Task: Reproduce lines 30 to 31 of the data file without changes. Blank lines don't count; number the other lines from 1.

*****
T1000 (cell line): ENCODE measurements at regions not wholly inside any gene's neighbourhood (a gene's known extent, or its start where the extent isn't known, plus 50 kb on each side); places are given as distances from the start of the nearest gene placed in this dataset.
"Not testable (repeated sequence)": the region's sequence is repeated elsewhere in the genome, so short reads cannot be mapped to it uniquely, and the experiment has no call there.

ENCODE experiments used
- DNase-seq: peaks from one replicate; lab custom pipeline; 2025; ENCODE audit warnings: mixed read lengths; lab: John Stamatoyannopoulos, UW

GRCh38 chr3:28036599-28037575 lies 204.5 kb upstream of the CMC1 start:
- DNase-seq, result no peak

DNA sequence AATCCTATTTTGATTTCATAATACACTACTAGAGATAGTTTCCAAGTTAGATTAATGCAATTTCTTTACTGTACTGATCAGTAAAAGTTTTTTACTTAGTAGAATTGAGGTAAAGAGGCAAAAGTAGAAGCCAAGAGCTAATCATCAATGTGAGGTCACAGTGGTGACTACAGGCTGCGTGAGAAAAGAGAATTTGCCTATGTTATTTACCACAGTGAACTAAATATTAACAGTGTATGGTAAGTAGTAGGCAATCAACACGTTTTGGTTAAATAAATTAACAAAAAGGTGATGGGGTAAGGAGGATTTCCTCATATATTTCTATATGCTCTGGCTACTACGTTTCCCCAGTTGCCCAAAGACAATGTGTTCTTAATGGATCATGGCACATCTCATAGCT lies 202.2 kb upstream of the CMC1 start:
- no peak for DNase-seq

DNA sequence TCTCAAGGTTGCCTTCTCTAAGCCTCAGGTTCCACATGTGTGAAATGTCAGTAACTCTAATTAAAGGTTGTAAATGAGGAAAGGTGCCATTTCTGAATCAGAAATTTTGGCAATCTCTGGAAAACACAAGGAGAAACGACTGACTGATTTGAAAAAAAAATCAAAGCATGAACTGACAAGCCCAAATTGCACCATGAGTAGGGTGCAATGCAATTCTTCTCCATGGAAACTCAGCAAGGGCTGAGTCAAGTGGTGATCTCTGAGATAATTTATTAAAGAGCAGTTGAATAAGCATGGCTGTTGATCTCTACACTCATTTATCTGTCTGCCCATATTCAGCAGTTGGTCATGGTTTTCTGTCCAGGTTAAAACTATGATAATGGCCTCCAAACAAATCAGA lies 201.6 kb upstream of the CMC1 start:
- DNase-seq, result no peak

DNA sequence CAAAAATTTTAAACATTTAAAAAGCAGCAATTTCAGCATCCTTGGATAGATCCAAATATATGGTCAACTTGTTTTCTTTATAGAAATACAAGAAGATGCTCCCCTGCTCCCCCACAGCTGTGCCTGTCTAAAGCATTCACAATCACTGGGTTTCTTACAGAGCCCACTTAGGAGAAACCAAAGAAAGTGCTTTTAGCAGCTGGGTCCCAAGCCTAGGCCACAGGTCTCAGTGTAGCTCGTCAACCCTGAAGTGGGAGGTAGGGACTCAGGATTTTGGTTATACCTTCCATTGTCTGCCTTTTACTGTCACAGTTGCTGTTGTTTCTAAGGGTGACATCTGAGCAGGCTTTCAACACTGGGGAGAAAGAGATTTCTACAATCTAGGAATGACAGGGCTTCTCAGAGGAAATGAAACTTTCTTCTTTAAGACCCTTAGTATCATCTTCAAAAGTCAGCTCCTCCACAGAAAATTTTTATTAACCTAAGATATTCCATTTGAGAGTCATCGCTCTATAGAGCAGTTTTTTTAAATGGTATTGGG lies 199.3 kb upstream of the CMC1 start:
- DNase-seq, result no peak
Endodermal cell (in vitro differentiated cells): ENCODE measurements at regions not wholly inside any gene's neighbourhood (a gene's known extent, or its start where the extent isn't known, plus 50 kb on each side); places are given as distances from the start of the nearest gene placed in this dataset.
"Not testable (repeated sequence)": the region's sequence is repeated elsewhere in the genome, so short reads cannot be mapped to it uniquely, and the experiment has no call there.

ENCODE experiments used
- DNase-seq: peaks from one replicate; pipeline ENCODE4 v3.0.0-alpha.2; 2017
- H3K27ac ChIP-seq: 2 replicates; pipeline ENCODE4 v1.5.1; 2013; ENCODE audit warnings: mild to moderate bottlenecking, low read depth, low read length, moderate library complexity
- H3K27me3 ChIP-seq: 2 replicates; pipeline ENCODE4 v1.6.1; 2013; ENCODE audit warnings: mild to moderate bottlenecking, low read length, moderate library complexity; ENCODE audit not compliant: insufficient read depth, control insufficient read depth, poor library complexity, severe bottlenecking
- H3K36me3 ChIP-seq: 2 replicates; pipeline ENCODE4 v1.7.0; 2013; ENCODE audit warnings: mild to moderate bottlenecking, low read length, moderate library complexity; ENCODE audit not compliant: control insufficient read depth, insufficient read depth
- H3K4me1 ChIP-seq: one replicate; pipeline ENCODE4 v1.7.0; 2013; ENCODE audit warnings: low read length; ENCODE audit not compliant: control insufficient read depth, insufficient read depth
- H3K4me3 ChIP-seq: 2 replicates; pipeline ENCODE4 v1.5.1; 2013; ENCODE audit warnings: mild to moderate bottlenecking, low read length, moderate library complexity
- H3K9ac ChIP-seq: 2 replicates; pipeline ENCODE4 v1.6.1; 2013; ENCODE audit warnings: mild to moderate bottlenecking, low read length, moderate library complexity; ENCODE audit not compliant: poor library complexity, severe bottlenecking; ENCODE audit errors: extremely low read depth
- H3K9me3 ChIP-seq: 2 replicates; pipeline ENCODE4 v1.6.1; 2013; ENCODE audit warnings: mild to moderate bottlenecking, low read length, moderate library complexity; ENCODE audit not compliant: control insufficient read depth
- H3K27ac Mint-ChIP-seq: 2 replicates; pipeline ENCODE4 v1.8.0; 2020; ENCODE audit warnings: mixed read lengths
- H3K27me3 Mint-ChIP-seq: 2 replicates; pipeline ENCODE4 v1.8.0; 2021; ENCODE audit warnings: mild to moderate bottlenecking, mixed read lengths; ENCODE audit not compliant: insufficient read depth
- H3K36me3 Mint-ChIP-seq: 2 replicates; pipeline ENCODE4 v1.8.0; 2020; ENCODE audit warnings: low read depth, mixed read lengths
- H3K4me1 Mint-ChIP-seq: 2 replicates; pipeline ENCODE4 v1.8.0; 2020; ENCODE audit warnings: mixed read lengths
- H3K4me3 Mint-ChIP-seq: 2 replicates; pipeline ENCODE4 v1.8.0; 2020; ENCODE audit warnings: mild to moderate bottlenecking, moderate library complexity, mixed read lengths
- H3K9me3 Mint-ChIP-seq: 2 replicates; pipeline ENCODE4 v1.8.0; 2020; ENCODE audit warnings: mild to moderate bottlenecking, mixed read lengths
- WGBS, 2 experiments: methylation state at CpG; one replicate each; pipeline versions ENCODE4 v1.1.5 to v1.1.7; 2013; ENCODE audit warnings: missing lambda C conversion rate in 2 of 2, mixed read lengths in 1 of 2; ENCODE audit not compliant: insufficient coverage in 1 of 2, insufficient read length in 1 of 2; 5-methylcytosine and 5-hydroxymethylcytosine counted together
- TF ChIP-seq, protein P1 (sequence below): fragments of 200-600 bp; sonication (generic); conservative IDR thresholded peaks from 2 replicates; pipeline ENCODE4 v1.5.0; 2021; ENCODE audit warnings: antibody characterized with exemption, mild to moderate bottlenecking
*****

- WGBS, 2 experiments: methylation state at CpG; one replicate each; pipeline versions ENCODE4 v1.1.5 to v1.1.7; 2013; ENCODE audit warnings: missing lambda C conversion rate in 2 of 2, mixed read lengths in 1 of 2; ENCODE audit not compliant: insufficient coverage in 1 of 2, insufficient read length in 1 of 2; 5-methylcytosine and 5-hydroxymethylcytosine counted together
- TF ChIP-seq, protein P1 (sequence below): fragments of 200-600 bp; sonication (generic); conservative IDR thresholded peaks from 2 replicates; pipeline ENCODE4 v1.5.0; 2021; ENCODE audit warnings: antibody characterized with exemption, mild to moderate bottlenecking